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Discovery of cancer driver genes based on nucleotide context

By Felix Dietlein, Donate Weghorn, Amaro Taylor-Weiner, André Richters, Brendan Reardon, David Liu, Eric S Lander, Eliezer M. Van Allen, Shamil R. Sunyaev

Posted 04 Dec 2018
bioRxiv DOI: 10.1101/485292 (published DOI: 10.1038/s41588-019-0572-y)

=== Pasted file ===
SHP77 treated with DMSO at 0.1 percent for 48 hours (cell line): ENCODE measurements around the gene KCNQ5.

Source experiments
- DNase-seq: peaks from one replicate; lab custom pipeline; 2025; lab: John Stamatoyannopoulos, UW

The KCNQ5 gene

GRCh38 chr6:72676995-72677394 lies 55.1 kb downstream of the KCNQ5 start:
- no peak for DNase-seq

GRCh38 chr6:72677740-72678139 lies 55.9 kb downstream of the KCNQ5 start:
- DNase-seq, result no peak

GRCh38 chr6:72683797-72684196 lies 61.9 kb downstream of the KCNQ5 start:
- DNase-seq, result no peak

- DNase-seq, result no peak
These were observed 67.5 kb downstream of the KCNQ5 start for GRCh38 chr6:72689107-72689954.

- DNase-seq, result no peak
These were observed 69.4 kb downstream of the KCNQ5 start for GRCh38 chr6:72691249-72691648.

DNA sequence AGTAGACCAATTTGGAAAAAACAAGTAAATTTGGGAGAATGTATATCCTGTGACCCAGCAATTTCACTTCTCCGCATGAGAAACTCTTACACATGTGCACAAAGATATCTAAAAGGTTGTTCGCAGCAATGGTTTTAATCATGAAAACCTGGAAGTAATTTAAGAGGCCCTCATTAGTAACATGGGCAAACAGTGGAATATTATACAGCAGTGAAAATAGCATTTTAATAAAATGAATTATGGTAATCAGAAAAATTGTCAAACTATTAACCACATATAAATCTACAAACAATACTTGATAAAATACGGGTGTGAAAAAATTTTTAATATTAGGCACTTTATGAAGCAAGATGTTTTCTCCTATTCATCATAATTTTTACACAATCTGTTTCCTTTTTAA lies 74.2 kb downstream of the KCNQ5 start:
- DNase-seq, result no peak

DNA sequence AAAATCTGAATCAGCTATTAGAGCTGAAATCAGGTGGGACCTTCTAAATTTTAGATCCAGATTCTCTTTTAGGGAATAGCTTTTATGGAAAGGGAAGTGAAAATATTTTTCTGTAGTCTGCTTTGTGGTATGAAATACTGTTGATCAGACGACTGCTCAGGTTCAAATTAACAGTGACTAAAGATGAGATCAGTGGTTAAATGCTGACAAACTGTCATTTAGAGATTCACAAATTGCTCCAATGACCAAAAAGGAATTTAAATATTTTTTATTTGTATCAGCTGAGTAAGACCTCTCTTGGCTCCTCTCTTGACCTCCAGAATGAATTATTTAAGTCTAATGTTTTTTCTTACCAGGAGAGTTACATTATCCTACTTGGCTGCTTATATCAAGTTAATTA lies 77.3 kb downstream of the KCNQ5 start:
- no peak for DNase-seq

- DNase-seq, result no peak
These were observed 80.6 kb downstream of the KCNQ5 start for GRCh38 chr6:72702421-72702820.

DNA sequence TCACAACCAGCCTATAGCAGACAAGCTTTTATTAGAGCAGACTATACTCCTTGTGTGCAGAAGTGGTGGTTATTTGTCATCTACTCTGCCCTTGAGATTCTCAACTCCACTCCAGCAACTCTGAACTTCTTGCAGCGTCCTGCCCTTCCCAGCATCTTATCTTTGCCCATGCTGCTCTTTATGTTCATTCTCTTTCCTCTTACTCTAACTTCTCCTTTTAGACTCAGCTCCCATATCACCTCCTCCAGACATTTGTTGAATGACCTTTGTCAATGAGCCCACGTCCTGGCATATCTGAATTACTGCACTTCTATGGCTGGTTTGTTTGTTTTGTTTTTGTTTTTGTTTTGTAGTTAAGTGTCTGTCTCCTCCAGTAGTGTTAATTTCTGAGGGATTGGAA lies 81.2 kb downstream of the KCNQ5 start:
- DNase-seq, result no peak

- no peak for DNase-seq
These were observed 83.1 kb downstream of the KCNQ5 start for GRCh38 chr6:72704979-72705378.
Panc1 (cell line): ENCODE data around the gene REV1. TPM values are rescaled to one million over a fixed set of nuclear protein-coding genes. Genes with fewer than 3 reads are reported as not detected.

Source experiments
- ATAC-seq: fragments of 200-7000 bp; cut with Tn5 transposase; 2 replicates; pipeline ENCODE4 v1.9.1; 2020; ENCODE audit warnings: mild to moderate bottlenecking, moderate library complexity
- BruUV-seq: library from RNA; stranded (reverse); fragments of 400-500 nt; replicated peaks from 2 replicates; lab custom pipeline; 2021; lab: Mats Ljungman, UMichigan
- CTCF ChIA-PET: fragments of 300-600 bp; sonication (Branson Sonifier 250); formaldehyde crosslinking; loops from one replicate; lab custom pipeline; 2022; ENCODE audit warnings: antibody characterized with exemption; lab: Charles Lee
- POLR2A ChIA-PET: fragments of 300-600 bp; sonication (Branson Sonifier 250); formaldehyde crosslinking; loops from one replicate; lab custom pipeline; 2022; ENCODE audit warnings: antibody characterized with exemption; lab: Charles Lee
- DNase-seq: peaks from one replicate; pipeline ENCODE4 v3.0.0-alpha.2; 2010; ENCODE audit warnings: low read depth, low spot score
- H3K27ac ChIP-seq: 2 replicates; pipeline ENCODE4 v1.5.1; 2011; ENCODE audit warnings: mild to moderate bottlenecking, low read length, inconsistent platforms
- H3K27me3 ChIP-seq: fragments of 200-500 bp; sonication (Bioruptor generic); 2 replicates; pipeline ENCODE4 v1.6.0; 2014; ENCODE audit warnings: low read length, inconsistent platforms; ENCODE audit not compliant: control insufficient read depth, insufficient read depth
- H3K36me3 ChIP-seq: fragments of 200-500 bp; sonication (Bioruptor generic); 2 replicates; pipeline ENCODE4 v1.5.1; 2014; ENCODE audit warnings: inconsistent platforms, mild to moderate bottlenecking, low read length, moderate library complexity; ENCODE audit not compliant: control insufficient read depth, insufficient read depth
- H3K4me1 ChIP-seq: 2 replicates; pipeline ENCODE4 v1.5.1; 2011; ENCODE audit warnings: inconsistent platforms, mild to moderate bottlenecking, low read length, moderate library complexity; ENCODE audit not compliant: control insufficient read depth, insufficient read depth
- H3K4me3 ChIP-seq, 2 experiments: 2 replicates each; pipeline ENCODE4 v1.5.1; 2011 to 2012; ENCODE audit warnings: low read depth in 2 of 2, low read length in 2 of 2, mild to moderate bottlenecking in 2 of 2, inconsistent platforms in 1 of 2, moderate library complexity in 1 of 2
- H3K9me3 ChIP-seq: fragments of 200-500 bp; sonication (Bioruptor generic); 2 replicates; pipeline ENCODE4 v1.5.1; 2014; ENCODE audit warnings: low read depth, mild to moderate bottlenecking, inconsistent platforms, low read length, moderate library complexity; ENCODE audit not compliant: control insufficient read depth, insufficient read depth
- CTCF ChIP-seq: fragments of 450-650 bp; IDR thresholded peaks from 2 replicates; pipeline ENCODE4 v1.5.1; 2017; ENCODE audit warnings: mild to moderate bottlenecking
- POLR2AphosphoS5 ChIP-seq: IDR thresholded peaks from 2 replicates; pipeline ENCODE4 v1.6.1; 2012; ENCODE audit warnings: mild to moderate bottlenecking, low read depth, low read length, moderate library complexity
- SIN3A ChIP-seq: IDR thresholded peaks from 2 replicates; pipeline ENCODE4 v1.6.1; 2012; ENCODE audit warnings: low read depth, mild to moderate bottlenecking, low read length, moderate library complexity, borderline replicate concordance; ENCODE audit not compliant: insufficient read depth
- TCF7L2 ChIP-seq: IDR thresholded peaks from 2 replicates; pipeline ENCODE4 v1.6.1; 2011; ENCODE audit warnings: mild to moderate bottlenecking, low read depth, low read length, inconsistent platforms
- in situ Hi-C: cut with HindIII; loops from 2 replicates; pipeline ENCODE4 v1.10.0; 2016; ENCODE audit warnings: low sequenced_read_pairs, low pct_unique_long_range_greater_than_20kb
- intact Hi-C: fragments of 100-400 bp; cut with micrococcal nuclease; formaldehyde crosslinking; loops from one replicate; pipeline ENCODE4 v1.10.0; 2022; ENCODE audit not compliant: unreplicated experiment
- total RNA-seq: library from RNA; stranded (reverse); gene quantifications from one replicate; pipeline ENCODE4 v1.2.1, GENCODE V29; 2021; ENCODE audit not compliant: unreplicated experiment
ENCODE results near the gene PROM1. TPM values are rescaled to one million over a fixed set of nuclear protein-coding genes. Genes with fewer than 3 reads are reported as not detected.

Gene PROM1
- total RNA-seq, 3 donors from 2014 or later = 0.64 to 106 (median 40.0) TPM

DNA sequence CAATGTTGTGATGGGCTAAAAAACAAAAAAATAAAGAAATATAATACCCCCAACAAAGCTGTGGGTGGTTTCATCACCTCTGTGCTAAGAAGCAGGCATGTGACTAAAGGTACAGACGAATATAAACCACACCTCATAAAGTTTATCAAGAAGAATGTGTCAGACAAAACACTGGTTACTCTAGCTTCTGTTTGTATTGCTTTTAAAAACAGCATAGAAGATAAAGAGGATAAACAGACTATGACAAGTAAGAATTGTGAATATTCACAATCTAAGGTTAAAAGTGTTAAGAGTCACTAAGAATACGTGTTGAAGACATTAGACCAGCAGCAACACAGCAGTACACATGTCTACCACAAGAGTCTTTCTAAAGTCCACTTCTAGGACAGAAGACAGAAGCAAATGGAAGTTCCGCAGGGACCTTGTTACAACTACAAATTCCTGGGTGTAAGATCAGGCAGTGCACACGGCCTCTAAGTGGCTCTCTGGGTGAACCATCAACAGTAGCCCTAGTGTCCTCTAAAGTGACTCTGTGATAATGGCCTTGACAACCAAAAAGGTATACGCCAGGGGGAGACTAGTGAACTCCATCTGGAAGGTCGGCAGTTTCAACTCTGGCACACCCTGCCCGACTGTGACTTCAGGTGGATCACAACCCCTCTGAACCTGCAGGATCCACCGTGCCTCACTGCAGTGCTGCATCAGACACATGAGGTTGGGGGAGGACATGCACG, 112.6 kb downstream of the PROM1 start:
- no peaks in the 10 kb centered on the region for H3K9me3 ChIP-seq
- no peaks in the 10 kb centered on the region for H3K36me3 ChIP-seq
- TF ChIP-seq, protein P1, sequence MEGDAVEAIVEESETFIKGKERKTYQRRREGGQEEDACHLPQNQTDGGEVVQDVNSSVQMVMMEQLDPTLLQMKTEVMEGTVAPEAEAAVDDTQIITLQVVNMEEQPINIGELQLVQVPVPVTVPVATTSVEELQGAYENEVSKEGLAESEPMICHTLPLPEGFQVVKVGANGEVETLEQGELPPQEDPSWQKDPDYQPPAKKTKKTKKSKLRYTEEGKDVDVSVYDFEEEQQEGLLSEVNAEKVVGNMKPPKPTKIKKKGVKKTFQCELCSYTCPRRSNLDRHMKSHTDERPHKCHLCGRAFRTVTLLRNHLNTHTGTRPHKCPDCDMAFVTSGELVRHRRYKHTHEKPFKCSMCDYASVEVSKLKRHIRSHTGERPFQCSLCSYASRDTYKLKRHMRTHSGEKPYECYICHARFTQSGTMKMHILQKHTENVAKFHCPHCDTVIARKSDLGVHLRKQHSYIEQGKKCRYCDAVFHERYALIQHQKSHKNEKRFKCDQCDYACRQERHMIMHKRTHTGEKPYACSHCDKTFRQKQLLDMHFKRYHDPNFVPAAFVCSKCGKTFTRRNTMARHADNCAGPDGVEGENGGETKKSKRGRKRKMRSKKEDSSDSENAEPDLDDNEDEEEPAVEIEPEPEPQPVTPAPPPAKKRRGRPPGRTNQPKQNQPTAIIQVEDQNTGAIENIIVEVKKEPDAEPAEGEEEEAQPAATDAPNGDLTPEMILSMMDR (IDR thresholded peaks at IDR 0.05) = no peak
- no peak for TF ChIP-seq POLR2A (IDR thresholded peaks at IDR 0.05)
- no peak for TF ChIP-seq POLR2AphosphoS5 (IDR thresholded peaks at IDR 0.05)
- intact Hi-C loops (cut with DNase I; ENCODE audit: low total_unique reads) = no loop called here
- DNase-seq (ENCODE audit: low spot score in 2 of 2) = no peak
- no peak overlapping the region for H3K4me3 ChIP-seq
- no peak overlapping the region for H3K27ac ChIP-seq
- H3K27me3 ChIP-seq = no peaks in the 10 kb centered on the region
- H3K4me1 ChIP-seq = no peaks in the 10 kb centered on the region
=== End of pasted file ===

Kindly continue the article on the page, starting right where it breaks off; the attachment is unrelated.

Many cancer genomes contain large numbers of somatic mutations, but few of these mutations drive tumor development. Current approaches to identify cancer driver genes are largely based on mutational recurrence, i.e. they search for genes with an increased number of nonsynonymous mutations relative to the local background mutation rate. Multiple studies have noted that the sensitivity of recurrence-based methods is limited in tumors with high background mutation rates, because passenger mutations dilute their statistical power. Here, we observe that passenger mutations tend to occur in characteristic nucleotide sequence contexts, while driver mutations follow a different distribution pattern determined by the location of functionally relevant genomic positions along the protein-coding sequence. To discover new cancer genes, we searched for genes with an excess of mutations in unusual nucleotide contexts that deviate from the characteristic context around passenger mutations. By applying this statistical framework to whole-exome sequencing data from 12,004 tumors, we discovered a long tail of novel candidate cancer genes with mutation frequencies as low as 1% and functional supporting evidence. Our results show that considering both the number and the nucleotide context around mutations helps identify novel cancer driver genes, particularly in tumors with high background mutation rates.

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